Here’s List of All F-22 Raptor Crash So far

Here's List of All F-22 Raptor Crash So far

The Lockheed Martin F-22 Raptor is a fifth-generation, single-seat, twin-engine, all-weather stealth tactical fighter aircraft.So far Thirteen F-22 Raptor are involved in crash, belly landing, engine and other issue Incident

Here is a list of All F-22 Crash So far

1) April 1992 YF-22 crash at Edwards AFB

In April 1992, the second YF-22 crashed while landing at Edwards AFB. The test pilot, Tom Morgenfeld, escaped without injury. The cause of the crash was found to be a flight control software error that failed to prevent a pilot-induced oscillation.

During a touch-and-go began to oscillate violently for eight seconds before slamming back down onto the runway and slid several thousand feet trailing a shower of sparks. A resulting fire was quickly extinguished. The pilot was fine and never had to eject, but the aircraft was never to fly again and thus ended any test flights with any YF-22.

2) April 2002 F-22 Raptor Engine issue

On 22 April  2002 an F-22A Block 10 Took-off from Dobbins AFB, Georgia on a planned cross-country ferry flight to Edwards AFB, California. Shortly after take-off and during rendezvous with two chase F-15s at 1335 hours the F-22 ingested an 8.5-pound Loon in its right engine. Surprisingly even though a lot of damage to the engine, the engine continued to operate normally. Damage to the aircraft was to the intake and the engine itself. The engine could not be repaired.

3) September 2004 raptor Airframe overstressed

28 Sep 2004 USAF F-22A Block 2 Airframe was overstressed during tests with two external tanks. G-load limiter was exceeded when control was lost after the aircraft passed through the wake of an F-16. Maximum was to be 7.3 Gs but actually climbed to 11.7 Gs. Flight control software was found to be the problem. The aircraft landed safely but never flew again.

This video of F-22 Shot Down is circulated on you tube. Video Seemed to be Fake
Video caption claims:  The Russian Ministry of Defense has reported that an S-400 battery stationed in Syria has brought down an F-22 Stealth Fighter. The Russian MOD claims that the F-22 was shot down after it was spotted on radar. The US state department denies that any US aircraft were in the area. But new video footage shows that an F-22 stealth fighter was, indeed, shot down, despite denials by the US government.

4) December 2004 F-22 crash at Nellis AFB

The first F-22 crash occurred during takeoff at Nellis AFB on 20 December 2004, in which the pilot ejected safely before impact.The investigation revealed that a brief interruption in power during an engine shutdown prior to flight caused a flight-control system malfunction; consequently, the aircraft design was corrected to avoid the problem. Following a brief grounding, F-22 operations resumed after a review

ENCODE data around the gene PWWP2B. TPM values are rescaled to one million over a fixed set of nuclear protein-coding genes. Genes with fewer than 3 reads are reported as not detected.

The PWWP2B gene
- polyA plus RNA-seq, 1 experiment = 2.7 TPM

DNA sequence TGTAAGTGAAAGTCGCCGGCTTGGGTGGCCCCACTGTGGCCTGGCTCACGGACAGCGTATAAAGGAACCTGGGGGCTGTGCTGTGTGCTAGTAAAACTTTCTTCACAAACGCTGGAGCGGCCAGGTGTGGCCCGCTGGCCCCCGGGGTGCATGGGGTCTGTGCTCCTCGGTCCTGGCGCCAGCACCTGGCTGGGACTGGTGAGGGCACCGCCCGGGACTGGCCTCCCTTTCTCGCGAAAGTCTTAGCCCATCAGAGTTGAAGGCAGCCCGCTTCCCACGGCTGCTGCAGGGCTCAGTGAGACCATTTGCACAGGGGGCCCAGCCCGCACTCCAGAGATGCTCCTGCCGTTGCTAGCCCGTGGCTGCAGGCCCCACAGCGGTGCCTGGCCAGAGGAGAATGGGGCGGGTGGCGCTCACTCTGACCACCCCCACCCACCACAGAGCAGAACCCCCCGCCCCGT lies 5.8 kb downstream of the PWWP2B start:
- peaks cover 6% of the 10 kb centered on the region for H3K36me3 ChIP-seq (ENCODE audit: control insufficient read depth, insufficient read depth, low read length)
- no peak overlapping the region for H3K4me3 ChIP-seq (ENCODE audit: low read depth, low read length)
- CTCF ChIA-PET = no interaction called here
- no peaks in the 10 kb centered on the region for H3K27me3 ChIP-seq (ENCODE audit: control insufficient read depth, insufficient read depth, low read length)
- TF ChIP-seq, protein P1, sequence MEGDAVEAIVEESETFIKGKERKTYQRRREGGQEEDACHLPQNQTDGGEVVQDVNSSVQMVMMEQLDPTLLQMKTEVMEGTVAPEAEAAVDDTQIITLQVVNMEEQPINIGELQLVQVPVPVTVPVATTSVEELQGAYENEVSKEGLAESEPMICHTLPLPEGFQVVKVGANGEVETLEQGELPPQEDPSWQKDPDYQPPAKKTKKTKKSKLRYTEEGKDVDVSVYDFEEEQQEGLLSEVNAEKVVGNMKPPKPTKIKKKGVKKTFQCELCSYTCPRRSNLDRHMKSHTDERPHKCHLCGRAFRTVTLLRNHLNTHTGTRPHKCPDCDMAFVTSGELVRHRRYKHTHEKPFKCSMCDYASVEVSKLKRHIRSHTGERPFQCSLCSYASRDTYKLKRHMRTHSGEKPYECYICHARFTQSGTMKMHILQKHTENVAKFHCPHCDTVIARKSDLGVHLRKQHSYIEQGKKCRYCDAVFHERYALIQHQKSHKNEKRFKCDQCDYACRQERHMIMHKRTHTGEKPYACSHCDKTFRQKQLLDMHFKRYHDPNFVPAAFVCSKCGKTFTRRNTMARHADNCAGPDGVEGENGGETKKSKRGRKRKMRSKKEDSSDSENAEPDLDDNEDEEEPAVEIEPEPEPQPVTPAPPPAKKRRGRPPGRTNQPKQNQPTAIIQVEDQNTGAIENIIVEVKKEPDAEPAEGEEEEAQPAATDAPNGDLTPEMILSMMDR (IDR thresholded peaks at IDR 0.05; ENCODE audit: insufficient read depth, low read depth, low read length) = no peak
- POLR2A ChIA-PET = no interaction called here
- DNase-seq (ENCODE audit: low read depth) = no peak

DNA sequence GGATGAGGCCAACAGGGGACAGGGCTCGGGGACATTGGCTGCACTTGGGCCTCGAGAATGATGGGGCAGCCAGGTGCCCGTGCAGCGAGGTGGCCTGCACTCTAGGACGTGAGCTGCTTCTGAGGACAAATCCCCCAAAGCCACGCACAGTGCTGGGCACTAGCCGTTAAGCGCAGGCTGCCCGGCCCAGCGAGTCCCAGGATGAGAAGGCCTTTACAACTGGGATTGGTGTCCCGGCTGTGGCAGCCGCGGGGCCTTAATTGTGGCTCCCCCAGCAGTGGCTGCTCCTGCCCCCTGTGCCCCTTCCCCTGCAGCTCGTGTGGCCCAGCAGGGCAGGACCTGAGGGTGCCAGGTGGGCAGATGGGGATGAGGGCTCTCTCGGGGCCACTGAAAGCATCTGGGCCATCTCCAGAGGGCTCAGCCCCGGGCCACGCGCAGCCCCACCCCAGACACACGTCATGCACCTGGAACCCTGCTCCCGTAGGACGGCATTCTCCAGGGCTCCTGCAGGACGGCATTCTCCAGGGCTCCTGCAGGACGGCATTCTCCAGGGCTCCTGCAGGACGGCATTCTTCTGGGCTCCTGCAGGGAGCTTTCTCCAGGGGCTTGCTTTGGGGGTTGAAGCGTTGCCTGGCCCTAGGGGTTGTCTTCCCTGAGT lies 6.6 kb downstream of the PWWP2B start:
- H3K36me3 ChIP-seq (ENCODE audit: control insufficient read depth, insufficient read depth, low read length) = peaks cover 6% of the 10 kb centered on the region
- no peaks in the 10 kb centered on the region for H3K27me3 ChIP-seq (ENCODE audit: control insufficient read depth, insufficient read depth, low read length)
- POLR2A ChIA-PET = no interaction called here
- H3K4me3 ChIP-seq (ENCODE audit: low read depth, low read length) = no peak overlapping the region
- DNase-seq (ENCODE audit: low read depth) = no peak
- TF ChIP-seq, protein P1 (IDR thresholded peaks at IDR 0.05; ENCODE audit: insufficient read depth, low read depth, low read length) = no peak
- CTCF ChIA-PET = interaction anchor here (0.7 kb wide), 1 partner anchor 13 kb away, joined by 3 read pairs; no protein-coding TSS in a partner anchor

Details: Crashed on take-off from Nellis AFB, Nevada at 15.40 hours. At the moment the wheels left the ground the aircraft began a series of un-commanded roll and pitch maneuvers that quickly became more violent. The pilot ejected moments before impact and the aircraft wreckage remained within Nellis AFB grounds.

Cause of the loss came about through a unique set of circumstances. The Flight Control System was inoperative at the time of the crash. A pilot must run the Initiate Built-in Test (IBIT) on engine start in order to ensure a fully functioning Flight Control System. The pilot shut down the engine for quick maintenance work and thought Auxiliary Power Unit (APU), which was running, would provide power for the Flight Control System. Believing the APU provided power to the Flight Control System, the pilot thought another IBIT after engine restart was unnecessary and taxied for his sortie. However, the APU didn’t provide continuous power and another IBIT should have been performed. Running the IBIT would not have corrected the issue but would have warned that the Flight Control System had a serious failure. As the engine shut down there was a power interruption that caused a catastrophic failure of the Flight Control System.

5) October 2005 F22 Raptor Engine Damage

On October 20, 2005, at around 20.30 hours the aircraft was starting its engines for a night training mission. The right engine ingested a nose landing gear “remove before flight” safety pin/flag. Damage to the engine was $6.7 million but there was no damage to the rest of the aircraft. The pin was pulled out by the ground crew during engine run which is not proper procedure as it should be pulled prior to engine start. Suction pulled it out of his hand.

6) April 2006 F-22 Raptor Canopy stuck issue